Six Things to Note Before Your Teams to Teams Migration Using Sharegate

Time to Read: About 4-5 minutes
Intended for: SharePoint and/or Teams admins doing Teams to Teams migrations
Key takeaway: Before you begin your Teams to Teams migration, learn about some key tips that will impact your migration plan.

In May 2020, Sharegate (the best SharePoint migration tool available, in my opinion) added a new feature–you are now able to migrate Teams from one tenant to another or within the same tenant. Prior to this release you would only be able to migrate files from the SharePoint site associated with each team.

Here are the top six things I learned while doing my first Teams to Teams migrations using Sharegate:

  1. Only Global Admins can migrate. The account that is doing the migration must have global admin access. You also need to migrate to and from the admin URL. So instead of sitename.sharepoint.com, you will use sitename-admin.sharepoint.com. Do not do what I did and waste time wondering why my SharePoint link wasn’t working.
  2. Yammer, Planner, Power BI, Stream, Forms, Flow and custom Wiki tabs do not migrate content (unless it is in the same tenant). You will see the Tab, but you will have to reconfigure the app in the Tab. If you are doing the migration within the same tenant, the content will migrate. In the migration report, the wikis show up as warnings that they did not migrate and will need to be recreated at the destination site. As I started digging, I realized that any channel that has a Wiki tab shows up even if there is no content. So, unless they know for sure that every Wiki is empty you will need to check the origin Wiki tabs for each channel in the report. For example, I recently migrated 12 Teams and only one channel in one Team was using a Wiki. The pages show up in the SharePoint site in a Teams Wiki Data document library as .mht files.
  3. Conversations from the Posts tab do migrate, but they look a little odd. See below – it shows me (the migrator) as having retrieved it from the source Team. So, my name shows up like this for every conversation. In this case the client was fine with that and was communicating to the team to expect to see my name. My recommendation is to use a Global Admin account such as “SP Admin” or “Teams Admin” to do the migration so a username isn’t showing as I think that could be confusing.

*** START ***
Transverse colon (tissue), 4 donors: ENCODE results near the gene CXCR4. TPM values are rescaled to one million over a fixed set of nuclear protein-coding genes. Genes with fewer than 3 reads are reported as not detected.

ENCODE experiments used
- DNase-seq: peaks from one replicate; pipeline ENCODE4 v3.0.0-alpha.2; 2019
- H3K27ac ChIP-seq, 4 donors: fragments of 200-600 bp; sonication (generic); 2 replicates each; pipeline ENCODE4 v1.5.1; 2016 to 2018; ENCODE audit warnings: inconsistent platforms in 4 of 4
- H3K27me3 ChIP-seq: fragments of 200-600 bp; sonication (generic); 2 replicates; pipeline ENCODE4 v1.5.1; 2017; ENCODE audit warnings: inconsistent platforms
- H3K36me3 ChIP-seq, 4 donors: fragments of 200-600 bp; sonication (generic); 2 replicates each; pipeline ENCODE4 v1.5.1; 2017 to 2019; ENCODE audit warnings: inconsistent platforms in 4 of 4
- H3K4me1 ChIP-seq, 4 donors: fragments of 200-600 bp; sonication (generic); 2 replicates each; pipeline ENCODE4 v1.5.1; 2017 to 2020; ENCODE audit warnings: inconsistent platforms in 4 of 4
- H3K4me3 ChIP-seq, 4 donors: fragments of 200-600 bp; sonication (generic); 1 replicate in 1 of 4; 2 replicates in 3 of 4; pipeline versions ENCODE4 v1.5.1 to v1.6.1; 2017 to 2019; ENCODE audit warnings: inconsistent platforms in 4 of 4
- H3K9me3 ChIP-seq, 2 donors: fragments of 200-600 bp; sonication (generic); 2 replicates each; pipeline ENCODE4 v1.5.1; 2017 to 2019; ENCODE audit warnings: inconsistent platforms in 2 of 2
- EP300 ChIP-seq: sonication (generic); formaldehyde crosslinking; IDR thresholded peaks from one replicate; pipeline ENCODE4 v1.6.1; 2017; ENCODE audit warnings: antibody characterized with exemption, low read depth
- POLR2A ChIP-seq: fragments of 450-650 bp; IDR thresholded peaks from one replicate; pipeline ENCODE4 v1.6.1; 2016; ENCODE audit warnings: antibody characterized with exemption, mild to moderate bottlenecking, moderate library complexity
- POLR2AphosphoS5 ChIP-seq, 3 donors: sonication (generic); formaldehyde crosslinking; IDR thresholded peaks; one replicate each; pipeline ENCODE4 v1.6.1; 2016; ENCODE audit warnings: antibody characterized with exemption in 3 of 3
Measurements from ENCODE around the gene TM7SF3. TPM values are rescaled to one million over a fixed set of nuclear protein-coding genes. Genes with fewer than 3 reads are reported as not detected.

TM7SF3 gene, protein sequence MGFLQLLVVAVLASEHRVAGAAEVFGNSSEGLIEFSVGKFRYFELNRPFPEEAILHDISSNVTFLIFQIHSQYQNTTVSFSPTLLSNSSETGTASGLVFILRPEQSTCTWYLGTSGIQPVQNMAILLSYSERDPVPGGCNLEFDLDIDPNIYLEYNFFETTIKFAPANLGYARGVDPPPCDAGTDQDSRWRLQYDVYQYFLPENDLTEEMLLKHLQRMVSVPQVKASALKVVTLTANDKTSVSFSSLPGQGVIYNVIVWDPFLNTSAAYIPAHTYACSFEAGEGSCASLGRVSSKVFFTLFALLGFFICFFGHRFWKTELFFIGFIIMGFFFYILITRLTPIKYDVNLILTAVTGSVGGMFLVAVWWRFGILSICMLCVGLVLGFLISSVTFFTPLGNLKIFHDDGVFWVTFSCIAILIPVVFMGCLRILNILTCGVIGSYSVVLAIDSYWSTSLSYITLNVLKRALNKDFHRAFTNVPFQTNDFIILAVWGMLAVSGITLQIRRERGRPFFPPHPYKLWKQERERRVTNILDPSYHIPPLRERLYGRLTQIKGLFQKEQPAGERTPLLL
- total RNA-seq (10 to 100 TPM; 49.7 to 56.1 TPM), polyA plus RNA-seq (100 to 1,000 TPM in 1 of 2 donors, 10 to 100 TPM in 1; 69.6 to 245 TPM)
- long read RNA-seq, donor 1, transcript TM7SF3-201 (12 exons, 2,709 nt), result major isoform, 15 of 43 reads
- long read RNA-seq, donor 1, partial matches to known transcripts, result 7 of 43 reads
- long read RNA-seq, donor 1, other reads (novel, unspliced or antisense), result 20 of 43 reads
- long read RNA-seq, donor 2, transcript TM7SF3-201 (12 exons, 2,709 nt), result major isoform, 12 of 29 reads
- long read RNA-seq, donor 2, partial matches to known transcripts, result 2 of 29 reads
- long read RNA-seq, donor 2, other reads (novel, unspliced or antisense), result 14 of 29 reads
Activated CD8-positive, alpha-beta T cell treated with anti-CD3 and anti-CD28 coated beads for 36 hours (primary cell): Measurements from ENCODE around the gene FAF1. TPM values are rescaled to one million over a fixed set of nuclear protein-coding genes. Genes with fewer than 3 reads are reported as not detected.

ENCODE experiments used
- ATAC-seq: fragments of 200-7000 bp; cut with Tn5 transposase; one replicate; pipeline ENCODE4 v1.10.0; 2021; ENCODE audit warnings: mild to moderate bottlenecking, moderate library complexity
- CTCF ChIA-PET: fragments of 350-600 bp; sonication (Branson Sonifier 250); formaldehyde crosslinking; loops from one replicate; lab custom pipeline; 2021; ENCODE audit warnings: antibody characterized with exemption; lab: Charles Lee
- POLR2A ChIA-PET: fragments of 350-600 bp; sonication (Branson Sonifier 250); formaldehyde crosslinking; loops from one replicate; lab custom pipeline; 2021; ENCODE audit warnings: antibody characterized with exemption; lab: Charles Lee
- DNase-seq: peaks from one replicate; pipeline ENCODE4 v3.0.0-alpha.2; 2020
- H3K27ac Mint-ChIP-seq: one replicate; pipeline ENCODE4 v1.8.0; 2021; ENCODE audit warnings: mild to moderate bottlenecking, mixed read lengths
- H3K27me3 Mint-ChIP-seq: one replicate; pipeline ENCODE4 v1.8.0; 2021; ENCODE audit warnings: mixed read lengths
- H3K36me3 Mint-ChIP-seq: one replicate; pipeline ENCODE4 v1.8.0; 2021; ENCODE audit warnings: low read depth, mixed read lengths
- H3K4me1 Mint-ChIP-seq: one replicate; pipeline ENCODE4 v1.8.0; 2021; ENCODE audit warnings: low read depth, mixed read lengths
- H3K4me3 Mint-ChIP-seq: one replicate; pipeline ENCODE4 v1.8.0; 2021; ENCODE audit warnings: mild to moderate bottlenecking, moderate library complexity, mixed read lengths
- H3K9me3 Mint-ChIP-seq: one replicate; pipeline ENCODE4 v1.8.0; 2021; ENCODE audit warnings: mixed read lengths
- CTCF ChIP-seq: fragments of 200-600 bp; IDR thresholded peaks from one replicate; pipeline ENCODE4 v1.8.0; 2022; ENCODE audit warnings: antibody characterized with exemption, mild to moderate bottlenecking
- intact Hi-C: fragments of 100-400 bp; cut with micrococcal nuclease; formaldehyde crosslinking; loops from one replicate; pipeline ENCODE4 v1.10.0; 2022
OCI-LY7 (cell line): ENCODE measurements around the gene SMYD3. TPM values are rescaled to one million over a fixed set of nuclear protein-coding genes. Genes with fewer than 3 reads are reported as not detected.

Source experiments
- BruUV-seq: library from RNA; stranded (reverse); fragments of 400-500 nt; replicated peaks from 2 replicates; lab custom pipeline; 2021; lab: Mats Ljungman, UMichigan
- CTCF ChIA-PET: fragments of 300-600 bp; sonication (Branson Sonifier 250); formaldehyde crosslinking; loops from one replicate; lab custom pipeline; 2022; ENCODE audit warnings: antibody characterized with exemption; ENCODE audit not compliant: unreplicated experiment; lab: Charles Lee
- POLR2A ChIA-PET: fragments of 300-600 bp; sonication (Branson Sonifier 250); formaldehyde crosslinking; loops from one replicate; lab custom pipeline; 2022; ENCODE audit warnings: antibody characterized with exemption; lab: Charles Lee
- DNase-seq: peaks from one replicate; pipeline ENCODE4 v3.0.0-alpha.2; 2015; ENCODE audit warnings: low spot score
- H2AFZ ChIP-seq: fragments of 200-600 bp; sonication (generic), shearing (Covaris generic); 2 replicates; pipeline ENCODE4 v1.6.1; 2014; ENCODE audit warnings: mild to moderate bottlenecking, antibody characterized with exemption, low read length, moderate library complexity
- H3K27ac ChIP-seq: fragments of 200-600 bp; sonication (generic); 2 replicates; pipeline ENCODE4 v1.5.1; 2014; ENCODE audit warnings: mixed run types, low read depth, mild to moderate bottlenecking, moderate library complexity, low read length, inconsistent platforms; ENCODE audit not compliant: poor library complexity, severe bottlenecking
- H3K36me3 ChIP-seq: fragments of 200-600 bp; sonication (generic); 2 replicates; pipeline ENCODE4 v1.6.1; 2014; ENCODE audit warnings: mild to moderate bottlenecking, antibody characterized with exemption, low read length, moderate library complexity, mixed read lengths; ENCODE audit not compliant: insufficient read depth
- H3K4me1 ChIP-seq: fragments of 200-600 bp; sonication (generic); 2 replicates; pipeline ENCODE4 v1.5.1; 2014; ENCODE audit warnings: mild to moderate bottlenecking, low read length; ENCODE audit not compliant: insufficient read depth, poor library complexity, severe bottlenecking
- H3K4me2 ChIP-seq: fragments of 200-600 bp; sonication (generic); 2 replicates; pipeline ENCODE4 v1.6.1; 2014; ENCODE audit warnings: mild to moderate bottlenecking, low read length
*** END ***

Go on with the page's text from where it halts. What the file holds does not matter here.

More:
The most 50 recent conversations show up in Posts tab, and the archived versions show up in a new tab in the Channel called ‘Message History’.
  1. Sharegate cannot do an incremental Teams migration. I let the client know that I’ll just do a SharePoint incremental migration with the content but that any conversations won’t be updated if we need to do the incremental migration. I recommended taking screenshots of any necessary conversations that were missed.
  2. Private chats do not migrate. This is because they are stored in the Exchange mailboxes of individual users and not in SharePoint or Teams. I asked Sharegate about this and they indicated that they are looking at further developing this option but there are roadblocks related to Exchange. I’m surprised Sharegate doesn’t call this out in their Copy Teams limitations documentation as it is something that users need to be made aware of. They may not understand that it isn’t a part of the Teams that will be migrated, and this caused issues with my client. It is very important to let users know in advance, as many people have key information in their chat history.
  1. Private Channels do not migrate with Sharegate. And you cannot currently make a private channel public. Here is how I am handling this:
    • Recreate the private channels as public in the destination Team in the Teams Admin center.
    • In the source Teams Admin center, add the Global Admin account that is migrating the content as an owner of the private channel.
    • Go the source private team in Teams and click on Files and Open in SharePoint. Copy the link and use this as the source.
    • Go the destination Channel you created and click on Files – this ‘activates’ the folder in the document library, so it shows up in Sharegate. Click on Open in SharePoint to grab the destination URL.
    • Then I am accessing the source private Channel content in Sharegate using the SharePoint content migration tool (the private Channels show up as SharePoint site collections in the origin).
    • In the destination I navigate to the associated SharePoint site, navigate to Documents > ‘Channel Name Folder’ and migrate the content there. This client wanted the Channels to be public and was fine with the conversations not migrating. They were primarily concerned with the content.
    • If you did any user or group mappings, you will need to import it for each migration you need to do.

Overall, I was pleased with the process and results. I do think we need a way to migrate the Private Chats and Private Channels and hope to see that soon from either Microsoft or Sharegate. I hope this helps you as you plan your Teams to Teams migration using Sharegate!